Allow what seeks to fall away to actually fall.
Whatever it is, let it fall.
Falls come in all forms and natures. There are physical falls as well as the falling away of opportunities, relationships, experiences, false securities, beliefs, truths, or even pieces of ourselves we no longer recognize.
As we head into the season of fall in the northern hemisphere, I’ve been thinking about this a lot, particularly both the struggle and the wisdom we can experience in the process.
We love to try to soften the blow, to ease into the fall, and to protect ourselves on the way down. And then there’s our feeble attempts to orchestrate how we fall to try to experience less bruising and bleeding. Or to cling to something not quite right because we don’t want the good parts to fall away.
Yet all this separates us from feeling our feelings from their depth. It numbs our grief. We end up staying down longer because we placed more energy into how we want to fall rather than in replenishing for our rising. It also keeps us believing a fall can only occupy the space of negative energy which isn’t always true.
MY OWN PRACTICE
I’ve actually been trying to orchestrate a fall lately; scrambling to keep the pieces together to prevent this personal fall from knocking me completely to the ground but it’s been all hustle and very little flow, friends. It has profoundly worn me out. I’m still falling and so it’s time to allow. Allow the grief. Allow the tears. Allow the time. Allow myself to just be present to what is. Allow what is meant to fall away to actually fall.
This piece of the practice of courage has been challenging to me.
Shouldn’t I want to try to circumvent the fall if I can, even if I incur a few extra bruises? Shouldn’t I want to work hard to prevent loss or keep harmony or strategically outplay gravity or…?
However, even as I write all these questions down now, I can feel how they hold an earnest, honest desire—a kind of plea—born from my egoic mind rather than my present soul.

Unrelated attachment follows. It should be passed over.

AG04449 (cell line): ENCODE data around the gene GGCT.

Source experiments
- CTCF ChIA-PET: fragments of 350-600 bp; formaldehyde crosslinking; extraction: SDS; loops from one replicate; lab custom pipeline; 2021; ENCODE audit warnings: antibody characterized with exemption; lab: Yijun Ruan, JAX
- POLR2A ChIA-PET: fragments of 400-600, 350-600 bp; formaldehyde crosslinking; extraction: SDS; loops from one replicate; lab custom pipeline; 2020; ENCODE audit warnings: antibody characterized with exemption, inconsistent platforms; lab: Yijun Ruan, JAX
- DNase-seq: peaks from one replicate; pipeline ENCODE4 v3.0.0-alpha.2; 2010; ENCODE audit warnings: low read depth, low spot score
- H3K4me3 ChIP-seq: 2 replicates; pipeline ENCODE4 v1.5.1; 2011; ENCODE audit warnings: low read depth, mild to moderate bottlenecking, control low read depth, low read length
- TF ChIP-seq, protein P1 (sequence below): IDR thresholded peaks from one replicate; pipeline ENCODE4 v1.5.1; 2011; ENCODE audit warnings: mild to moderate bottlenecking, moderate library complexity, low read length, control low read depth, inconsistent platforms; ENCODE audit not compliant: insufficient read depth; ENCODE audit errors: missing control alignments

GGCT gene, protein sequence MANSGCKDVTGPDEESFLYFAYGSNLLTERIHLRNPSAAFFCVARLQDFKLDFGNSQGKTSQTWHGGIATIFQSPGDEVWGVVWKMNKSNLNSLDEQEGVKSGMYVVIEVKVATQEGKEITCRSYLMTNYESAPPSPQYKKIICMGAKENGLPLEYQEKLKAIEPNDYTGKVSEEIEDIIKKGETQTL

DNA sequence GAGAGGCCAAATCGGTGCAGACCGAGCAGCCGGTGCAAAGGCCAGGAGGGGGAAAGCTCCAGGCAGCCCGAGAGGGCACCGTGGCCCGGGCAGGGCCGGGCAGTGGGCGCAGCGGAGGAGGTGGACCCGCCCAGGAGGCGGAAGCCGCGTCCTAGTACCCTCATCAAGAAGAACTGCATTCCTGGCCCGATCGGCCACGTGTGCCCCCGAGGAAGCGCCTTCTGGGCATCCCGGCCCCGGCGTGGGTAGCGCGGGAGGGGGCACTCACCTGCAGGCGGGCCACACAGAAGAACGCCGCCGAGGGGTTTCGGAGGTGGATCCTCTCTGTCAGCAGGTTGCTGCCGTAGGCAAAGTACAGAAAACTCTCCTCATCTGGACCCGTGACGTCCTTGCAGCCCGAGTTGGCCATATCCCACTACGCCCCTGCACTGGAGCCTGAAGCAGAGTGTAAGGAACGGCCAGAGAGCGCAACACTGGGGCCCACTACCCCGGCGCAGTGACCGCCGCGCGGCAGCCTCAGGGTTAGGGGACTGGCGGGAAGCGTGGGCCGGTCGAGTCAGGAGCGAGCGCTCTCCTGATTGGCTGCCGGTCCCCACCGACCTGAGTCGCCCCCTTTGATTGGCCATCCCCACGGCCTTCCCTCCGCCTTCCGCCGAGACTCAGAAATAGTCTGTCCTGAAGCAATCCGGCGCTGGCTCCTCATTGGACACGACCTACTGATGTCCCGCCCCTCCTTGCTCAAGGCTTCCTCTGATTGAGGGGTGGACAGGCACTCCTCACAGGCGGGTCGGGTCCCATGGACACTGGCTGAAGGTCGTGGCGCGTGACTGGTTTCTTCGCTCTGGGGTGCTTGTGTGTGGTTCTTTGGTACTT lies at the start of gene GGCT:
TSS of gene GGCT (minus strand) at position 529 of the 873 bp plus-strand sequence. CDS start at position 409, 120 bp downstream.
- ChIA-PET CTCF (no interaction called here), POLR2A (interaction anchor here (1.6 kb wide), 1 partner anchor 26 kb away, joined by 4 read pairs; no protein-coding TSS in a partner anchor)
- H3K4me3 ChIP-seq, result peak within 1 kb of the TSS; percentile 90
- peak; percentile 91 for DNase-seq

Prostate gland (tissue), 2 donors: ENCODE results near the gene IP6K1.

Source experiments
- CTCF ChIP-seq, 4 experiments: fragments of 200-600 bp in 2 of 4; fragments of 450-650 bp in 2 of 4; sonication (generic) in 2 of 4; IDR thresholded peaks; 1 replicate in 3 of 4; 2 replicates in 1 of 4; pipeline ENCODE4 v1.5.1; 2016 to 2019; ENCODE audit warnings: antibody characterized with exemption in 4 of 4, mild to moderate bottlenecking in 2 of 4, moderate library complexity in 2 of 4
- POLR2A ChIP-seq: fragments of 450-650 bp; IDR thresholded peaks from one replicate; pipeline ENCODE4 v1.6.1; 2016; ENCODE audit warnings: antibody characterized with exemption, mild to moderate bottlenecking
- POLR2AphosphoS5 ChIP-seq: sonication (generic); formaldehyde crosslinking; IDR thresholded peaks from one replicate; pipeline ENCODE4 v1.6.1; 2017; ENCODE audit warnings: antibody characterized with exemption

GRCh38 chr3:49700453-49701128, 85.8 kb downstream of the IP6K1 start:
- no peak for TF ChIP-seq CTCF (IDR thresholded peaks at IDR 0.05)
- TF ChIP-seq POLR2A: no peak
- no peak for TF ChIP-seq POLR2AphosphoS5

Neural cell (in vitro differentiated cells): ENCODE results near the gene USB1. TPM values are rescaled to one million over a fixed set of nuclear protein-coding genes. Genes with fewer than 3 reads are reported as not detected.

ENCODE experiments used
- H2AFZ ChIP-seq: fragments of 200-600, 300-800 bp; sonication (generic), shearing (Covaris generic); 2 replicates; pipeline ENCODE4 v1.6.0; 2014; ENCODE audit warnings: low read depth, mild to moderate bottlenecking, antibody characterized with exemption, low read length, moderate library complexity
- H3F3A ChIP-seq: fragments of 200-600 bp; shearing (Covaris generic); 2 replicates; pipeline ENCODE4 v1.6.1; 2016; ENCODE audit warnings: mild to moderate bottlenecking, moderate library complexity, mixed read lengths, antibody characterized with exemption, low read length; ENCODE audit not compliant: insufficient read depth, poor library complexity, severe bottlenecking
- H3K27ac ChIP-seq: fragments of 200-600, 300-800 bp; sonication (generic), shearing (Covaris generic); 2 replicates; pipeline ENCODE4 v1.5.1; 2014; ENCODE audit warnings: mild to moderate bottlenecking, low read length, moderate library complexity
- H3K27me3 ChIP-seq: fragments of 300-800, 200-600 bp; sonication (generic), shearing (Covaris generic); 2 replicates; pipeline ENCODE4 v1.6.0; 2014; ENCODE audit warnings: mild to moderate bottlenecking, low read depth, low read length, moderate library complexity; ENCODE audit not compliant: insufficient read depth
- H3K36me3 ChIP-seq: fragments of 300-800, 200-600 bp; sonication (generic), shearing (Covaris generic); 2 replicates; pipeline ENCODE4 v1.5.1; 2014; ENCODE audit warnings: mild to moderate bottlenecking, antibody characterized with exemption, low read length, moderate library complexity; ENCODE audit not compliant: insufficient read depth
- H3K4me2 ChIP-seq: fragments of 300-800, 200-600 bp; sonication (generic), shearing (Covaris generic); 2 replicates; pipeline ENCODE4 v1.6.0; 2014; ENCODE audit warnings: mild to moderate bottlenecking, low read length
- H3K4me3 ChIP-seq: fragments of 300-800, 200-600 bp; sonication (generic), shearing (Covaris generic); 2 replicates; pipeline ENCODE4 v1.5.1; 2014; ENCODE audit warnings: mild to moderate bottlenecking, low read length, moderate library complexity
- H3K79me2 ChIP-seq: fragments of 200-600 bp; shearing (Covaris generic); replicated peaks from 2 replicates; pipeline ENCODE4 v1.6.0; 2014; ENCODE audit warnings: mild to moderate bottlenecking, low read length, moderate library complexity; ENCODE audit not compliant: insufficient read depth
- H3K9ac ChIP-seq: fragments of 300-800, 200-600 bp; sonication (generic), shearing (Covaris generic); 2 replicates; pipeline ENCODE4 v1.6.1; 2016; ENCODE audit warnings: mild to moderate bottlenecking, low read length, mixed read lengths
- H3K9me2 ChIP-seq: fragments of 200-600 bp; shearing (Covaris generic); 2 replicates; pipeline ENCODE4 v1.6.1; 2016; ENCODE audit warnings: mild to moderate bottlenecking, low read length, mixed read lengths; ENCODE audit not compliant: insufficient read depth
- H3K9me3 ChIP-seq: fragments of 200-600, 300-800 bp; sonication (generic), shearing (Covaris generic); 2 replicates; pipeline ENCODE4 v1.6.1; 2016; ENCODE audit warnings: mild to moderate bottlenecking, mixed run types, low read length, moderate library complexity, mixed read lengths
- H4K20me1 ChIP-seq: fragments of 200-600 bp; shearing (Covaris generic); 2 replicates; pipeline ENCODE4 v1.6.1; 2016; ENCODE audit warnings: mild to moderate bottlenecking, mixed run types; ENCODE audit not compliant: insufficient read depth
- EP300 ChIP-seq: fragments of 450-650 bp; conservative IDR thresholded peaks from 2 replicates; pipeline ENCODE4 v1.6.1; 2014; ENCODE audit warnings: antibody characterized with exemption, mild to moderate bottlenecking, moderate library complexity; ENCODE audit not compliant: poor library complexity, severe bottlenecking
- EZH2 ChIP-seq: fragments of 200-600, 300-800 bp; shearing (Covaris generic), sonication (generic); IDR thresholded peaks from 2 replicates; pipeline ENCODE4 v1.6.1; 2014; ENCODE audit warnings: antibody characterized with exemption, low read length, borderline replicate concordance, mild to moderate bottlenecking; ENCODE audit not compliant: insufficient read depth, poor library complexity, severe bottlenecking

Courage in practice, however, gently asks me to return to my body, to feel what I truly feel, and to allow what is quietly asking to fall away to actually fall. To let go entirely. Despite my mind’s chatter and ego’s desires, courage in practice is being present to all that is on the way down or as it fades away.
WHAT I KNOW TO BE TRUE
Here’s what I’ve come to know about this aspect of the practice: to allow isn’t giving up. It is opening up. Allowing is opening ourselves up to being broken open rather than breaking down. Allowing opens us up for what is meant for us after the fall. So let’s not skip the hard parts. Everything we want is on the other side of the hard parts, including the freedom start again or to pursue what we really want.
What wants to fall away in your life?
Maybe you can relate. Maybe you’re here in some way.
Maybe you’re trying to break a fall, skip a fall, or numb out what is asking to fall away.
What isn’t quite right?
What are you trying to make fit by shuffling or reordering all the pieces?
What fall are you attempting to soften?
What are you holding onto because something else just doesn’t seem within reach?
Name it quietly for yourself now.
Then allow, my friend.
Open your hands and allow.
What is meant to fall will fall. What is meant to rise will then rise. Always.
Forever with you in this practice,
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ABOUT THE AUTHOR:
An intuitive leadership and life coach for 14 years and founder of The Courage Practice, Tonyalynne Wildhaber coaches individuals, leaders, coaches, and soulful entrepreneurs to make friends with their courage, integrate wisdom with strategy, step into their highest potential, and transform their abundance and life from the inside out.
Tonyalynne is a frequent contributor to Forbes and Thrive Global. She is head-over-heels in love with the Pacific Northwest, loves iced coffee in all weather, and is attempting to train a dog named Ollie.
Courage in practice continuously transforms Tonyalynne’s own life in countless ways. She believes in the power of its practice and its connection to living out our highest purpose and for navigating challenge and transition with greater ease. She loves collaborating with others in cultivating their own unique practice of courage and welcomes such connection with you. Click here to book a complimentary consultation.